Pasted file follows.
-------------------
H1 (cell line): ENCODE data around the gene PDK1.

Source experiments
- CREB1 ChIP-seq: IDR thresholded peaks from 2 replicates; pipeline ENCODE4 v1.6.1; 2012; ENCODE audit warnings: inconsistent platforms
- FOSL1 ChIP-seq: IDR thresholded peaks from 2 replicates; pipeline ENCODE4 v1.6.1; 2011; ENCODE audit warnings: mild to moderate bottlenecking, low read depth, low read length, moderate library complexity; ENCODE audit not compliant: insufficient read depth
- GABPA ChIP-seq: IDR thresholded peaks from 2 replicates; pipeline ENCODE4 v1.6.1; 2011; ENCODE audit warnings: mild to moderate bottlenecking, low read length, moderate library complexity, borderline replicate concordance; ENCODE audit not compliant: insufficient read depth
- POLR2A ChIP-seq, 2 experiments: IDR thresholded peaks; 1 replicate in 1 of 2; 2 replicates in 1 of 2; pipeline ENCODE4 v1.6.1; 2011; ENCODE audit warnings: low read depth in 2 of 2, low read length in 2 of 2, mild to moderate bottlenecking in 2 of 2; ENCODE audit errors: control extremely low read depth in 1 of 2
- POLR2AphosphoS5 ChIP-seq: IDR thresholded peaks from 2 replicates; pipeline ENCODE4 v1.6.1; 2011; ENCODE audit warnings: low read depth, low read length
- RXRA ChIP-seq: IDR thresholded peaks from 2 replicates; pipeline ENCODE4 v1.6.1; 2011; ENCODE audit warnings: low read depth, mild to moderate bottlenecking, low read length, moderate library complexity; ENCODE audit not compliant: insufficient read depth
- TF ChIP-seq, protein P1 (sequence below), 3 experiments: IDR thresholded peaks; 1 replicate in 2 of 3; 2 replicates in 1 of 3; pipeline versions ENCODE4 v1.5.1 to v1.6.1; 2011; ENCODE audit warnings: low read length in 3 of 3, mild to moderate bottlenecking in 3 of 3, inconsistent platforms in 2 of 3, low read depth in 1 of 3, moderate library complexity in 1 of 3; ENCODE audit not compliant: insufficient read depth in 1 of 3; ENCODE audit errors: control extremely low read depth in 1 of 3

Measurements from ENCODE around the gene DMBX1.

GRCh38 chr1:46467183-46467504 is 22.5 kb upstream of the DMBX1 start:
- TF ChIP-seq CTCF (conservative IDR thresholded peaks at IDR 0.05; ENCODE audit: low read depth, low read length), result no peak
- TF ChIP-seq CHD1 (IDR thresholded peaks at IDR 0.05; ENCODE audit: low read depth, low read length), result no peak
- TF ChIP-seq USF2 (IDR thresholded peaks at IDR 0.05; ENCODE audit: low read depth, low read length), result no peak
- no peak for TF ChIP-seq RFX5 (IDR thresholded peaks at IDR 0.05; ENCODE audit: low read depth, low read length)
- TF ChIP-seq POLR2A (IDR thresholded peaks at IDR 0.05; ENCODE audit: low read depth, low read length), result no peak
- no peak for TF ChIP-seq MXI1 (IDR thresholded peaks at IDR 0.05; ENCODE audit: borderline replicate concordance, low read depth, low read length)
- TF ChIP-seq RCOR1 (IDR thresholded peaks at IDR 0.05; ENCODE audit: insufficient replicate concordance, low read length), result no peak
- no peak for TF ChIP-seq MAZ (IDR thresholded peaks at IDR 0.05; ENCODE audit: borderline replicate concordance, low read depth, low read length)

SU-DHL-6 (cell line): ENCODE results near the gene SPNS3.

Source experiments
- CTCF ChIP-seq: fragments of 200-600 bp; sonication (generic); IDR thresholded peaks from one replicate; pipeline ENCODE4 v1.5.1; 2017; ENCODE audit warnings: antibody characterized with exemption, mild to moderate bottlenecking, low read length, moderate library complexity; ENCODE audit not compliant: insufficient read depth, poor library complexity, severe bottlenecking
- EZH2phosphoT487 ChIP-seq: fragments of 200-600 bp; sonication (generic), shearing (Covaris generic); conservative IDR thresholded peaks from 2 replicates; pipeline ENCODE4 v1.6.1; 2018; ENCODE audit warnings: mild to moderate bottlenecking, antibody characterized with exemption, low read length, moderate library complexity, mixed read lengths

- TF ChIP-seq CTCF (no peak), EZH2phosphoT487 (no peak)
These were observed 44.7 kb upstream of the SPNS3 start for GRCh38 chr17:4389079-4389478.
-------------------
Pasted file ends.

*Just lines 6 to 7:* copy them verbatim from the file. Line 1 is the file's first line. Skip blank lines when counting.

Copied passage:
- POLR2A ChIP-seq, 2 experiments: IDR thresholded peaks; 1 replicate in 1 of 2; 2 replicates in 1 of 2; pipeline ENCODE4 v1.6.1; 2011; ENCODE audit warnings: low read depth in 2 of 2, low read length in 2 of 2, mild to moderate bottlenecking in 2 of 2; ENCODE audit errors: control extremely low read depth in 1 of 2
- POLR2AphosphoS5 ChIP-seq: IDR thresholded peaks from 2 replicates; pipeline ENCODE4 v1.6.1; 2011; ENCODE audit warnings: low read depth, low read length